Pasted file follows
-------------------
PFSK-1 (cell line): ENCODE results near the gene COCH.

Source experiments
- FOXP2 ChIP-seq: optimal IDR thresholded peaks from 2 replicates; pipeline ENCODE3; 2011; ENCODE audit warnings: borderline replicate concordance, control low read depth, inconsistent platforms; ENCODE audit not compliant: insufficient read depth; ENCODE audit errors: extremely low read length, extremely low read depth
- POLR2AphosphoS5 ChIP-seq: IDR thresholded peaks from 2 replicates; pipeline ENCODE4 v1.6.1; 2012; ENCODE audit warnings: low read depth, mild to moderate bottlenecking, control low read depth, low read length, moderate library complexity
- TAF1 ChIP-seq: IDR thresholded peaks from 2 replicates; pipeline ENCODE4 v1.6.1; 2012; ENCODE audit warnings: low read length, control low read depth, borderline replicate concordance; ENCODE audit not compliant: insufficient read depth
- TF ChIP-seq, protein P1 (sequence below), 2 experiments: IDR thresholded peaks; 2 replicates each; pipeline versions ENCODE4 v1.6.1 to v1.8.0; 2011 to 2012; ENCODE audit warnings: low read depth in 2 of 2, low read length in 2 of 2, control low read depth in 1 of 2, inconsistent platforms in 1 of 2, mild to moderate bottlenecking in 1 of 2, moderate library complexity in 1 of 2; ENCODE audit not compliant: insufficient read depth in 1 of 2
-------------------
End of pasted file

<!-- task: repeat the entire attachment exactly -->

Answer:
PFSK-1 (cell line): ENCODE results near the gene COCH.

Source experiments
- FOXP2 ChIP-seq: optimal IDR thresholded peaks from 2 replicates; pipeline ENCODE3; 2011; ENCODE audit warnings: borderline replicate concordance, control low read depth, inconsistent platforms; ENCODE audit not compliant: insufficient read depth; ENCODE audit errors: extremely low read length, extremely low read depth
- POLR2AphosphoS5 ChIP-seq: IDR thresholded peaks from 2 replicates; pipeline ENCODE4 v1.6.1; 2012; ENCODE audit warnings: low read depth, mild to moderate bottlenecking, control low read depth, low read length, moderate library complexity
- TAF1 ChIP-seq: IDR thresholded peaks from 2 replicates; pipeline ENCODE4 v1.6.1; 2012; ENCODE audit warnings: low read length, control low read depth, borderline replicate concordance; ENCODE audit not compliant: insufficient read depth
- TF ChIP-seq, protein P1 (sequence below), 2 experiments: IDR thresholded peaks; 2 replicates each; pipeline versions ENCODE4 v1.6.1 to v1.8.0; 2011 to 2012; ENCODE audit warnings: low read depth in 2 of 2, low read length in 2 of 2, control low read depth in 1 of 2, inconsistent platforms in 1 of 2, mild to moderate bottlenecking in 1 of 2, moderate library complexity in 1 of 2; ENCODE audit not compliant: insufficient read depth in 1 of 2